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Extended unemployment benefits were available to unemployed workers who had used all state provided benefits until 2014.
Those benefits, known as an unemployment extension, provided additional weeks of unemployment compensation for the long-term unemployed. The amount and duration of benefits was based upon the state unemployment rate.
Types of Unemployment Extensions
In times of high unemployment, the unemployment extension included two types of extended unemployment benefit programs:
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- EUC (Emergency Unemployment Compensation)
- EB (Extended Benefits)
Extended benefit programs were funded by the Federal government, but administered by the states. If an unemployed worker was eligible to continue receiving benefits, he or she would get them through their state unemployment office.
These programs were expensive to fund and administer, but they provided a safety net for the long-term unemployed during periods of high unemployment.
Both of these unemployment programs were allowed to expire by Congress in December 2013.
Current Extended Unemployment Benefits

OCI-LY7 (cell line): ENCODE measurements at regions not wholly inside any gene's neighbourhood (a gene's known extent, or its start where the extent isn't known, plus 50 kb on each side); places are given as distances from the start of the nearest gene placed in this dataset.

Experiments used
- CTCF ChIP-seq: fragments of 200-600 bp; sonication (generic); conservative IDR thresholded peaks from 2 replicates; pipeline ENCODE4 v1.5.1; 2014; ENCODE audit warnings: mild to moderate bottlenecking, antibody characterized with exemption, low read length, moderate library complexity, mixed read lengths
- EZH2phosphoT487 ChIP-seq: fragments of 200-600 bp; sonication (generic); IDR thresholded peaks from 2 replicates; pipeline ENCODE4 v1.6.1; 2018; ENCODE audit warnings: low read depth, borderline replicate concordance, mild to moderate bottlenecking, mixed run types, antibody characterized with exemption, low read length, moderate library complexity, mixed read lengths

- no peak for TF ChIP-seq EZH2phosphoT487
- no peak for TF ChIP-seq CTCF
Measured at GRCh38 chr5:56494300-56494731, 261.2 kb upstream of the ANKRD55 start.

There have been no federal extended unemployment benefits in place since 2013. The only unemployment benefits currently in
place are state unemployment insurance benefits which provide up to a maximum of 26 weeks of unemployment compensation, depending on your location. State benefits vary, and some states provide fewer weeks of unemployment for laid-off workers.
Many states have reduced the number of weeks of unemployment they provide, and they amount of weekly or bi-weekly compensation provided.
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So, it's important to check carefully on the benefits you are entitled to receive if you lose your job. Here's how to calculate your unemployment benefits .
Legislation to Renew Extended Unemployment Benefits
Bipartisan legislation was introduced in both the House and the Senate in 2013 that would renew Emergency Unemployment Compensation (EUC) legislation that provided benefits for the long-term unemployed. However, EUC expired in December 2013 and there has been no action in either the Senate or House to renew extended unemployment benefits.
Extended Unemployment Benefit Programs Prior to 2014
Emergency Unemployment Compensation (EUC) provided additional weeks of benefits for workers who have used all their state benefits. This program included four tiers of EUC unemployment benefits.
Each tier provided extra weeks of unemployment compensation in addition to regular unemployment benefits. When an unemployed worker had utilized the benefits included in Tier 1, they would move to Tier 2, then Tier 3 and Tier 4. This program expired at the end of 2013.
Extended Benefits Program (EB)
This program provided benefits to individuals who used up both regular state benefits and Emergency Unemployment Compensation (EUC) in locations where the state unemployment rate had increased over a period of time. This program expired at the end of 2013.